Brennan on the big screen during a recent appearance at a contractor-sponsored intelligence event in DC. Photo by Tim Shorrock.
This article was first published on timshorrock.com.
In January 2010, a few days after a Nigerian terrorist came close to blowing up a US passenger plane on its way to Detroit, President Obama’s top counterterrorism adviser made an extraordinary confession. “I told the President today I let him down,” John Brennan said in a White House briefing about the incident that’s come to be known as the “Christmas Day bombing.”
At the time, Brennan’s comments were widely seen as a sign of his deep loyalty to Obama. The CIA veteran had advised Obama during the 2008 presidential campaign and remained with him even after he was passed over as the president’s first national intelligence director because of his close association with the CIA’s torture regime. (more…)
Washington D.C.– I was at home minding my own business last Tuesday, when I got the tip-off via Twitter from friend and neighbor Mike Elk: Paula Broadwell was holed-up in her brother’s house just around the corner, hiding out from…
November 17: a date that haunts Greece. It’s the date when the uprising of several hundred of students, who stood up against the military dictatorship by occupying the Athens Polytechnic, was brutally crushed. The iconic photo of a tank driving through the Polytechnic’s gate is a symbol of freedom for (probably) all Greeks.
If the Kochs are so anti-interventionist, then why does a 2005 State Department cable show Charles Koch’s premier libertarian think-tank in the former Soviet Union, circle-jerking with one of the most notorious CIA/State Department front-groups for the American Empire?
A little secret you won’t hear much about: Libya under Qaddafi wasn’t that bad for most people. And that’s according to the CIA. Take a look at the CIA factbook on Libya under Qaddafi and you’re in for a shock.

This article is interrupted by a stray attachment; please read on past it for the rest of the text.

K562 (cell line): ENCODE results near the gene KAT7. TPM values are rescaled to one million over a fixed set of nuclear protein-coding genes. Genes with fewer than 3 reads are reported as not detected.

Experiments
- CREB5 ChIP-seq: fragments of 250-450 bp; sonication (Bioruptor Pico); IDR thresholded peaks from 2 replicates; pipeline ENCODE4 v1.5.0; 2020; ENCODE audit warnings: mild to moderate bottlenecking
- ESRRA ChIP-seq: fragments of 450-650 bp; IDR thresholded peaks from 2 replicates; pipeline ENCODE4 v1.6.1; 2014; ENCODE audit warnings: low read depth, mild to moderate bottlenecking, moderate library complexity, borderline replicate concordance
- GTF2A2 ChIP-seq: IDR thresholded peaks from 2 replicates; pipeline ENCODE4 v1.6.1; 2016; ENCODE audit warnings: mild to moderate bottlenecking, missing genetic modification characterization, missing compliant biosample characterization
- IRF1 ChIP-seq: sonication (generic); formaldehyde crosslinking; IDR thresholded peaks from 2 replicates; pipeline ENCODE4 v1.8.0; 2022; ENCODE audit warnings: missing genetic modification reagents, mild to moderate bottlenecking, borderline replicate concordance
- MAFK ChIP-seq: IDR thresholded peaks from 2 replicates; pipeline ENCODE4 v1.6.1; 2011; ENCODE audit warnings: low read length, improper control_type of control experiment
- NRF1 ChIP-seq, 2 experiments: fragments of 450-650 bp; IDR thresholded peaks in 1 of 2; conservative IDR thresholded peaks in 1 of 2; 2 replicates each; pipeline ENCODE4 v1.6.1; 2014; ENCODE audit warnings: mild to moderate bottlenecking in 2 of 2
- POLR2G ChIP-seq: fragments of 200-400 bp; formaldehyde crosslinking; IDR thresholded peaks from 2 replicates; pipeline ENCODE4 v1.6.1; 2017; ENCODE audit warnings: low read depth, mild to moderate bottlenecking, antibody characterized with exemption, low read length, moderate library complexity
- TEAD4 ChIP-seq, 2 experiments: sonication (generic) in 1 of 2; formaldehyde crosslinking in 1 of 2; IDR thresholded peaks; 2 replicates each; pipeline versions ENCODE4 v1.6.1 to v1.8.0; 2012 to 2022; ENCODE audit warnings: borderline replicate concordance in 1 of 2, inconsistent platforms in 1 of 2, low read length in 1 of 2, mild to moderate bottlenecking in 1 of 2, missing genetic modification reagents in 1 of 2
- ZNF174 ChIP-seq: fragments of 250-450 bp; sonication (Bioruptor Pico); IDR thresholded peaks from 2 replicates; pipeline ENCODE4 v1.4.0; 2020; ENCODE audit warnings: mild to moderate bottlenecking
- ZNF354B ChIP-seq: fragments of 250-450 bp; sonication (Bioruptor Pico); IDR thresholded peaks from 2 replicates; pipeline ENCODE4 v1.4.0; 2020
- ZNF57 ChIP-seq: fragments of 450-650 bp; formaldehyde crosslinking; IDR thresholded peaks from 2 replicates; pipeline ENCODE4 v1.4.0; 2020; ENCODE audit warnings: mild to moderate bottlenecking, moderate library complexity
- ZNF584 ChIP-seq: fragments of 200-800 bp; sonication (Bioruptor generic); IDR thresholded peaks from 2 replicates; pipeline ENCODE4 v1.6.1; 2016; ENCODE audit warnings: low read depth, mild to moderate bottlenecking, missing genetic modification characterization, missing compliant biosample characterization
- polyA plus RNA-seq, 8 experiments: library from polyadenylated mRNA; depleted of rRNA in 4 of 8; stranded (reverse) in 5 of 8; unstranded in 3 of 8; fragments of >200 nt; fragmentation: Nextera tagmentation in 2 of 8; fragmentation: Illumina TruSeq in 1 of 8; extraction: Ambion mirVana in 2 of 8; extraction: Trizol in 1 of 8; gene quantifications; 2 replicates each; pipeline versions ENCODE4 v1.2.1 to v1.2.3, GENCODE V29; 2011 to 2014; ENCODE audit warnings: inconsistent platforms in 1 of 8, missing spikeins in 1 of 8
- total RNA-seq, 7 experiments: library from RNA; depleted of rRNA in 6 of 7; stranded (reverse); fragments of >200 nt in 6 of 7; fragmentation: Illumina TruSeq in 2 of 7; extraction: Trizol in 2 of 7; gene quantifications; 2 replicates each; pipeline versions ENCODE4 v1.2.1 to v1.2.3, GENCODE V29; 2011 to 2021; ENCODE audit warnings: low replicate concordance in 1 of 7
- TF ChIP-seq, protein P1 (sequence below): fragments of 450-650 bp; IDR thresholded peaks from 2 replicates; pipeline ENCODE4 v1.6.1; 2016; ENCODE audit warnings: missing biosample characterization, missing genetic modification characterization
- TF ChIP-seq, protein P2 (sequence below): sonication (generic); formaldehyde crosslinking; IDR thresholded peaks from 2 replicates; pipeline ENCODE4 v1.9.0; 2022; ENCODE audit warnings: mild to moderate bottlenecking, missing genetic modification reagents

Subsidized medical care, subsidized education, one of the highest average incomes in Africa, a life expectancy of 77 point something, and rankings in the 90s, pretty low, on most of the bad stuff like infant mortality.
This article was published in The eXile on December 28, 2005. The Putin regime’s latest moves to tighten controls over foreign NGOs are being portrayed in the West as yet more proof of Russia’s savage authoritarianism and anti-Western paranoia. While…
So what does Myanmar’s population look like? Its last baby boom happened in the 80s, when the fertility rate was 4.0 to 4.7 – that’s four or five kids per mother. Today it’s just over two kids. This means people born before the mid-90s pose more danger to the regime than any generation after them.
Those people hit twenty during the last decade, and, sure enough, massive protests suddenly broke out in 2007 after 19 years of relative tranquility. Media sources never failed to mention that the protests were “monk-led,” but no one seems to have caught the significance of that.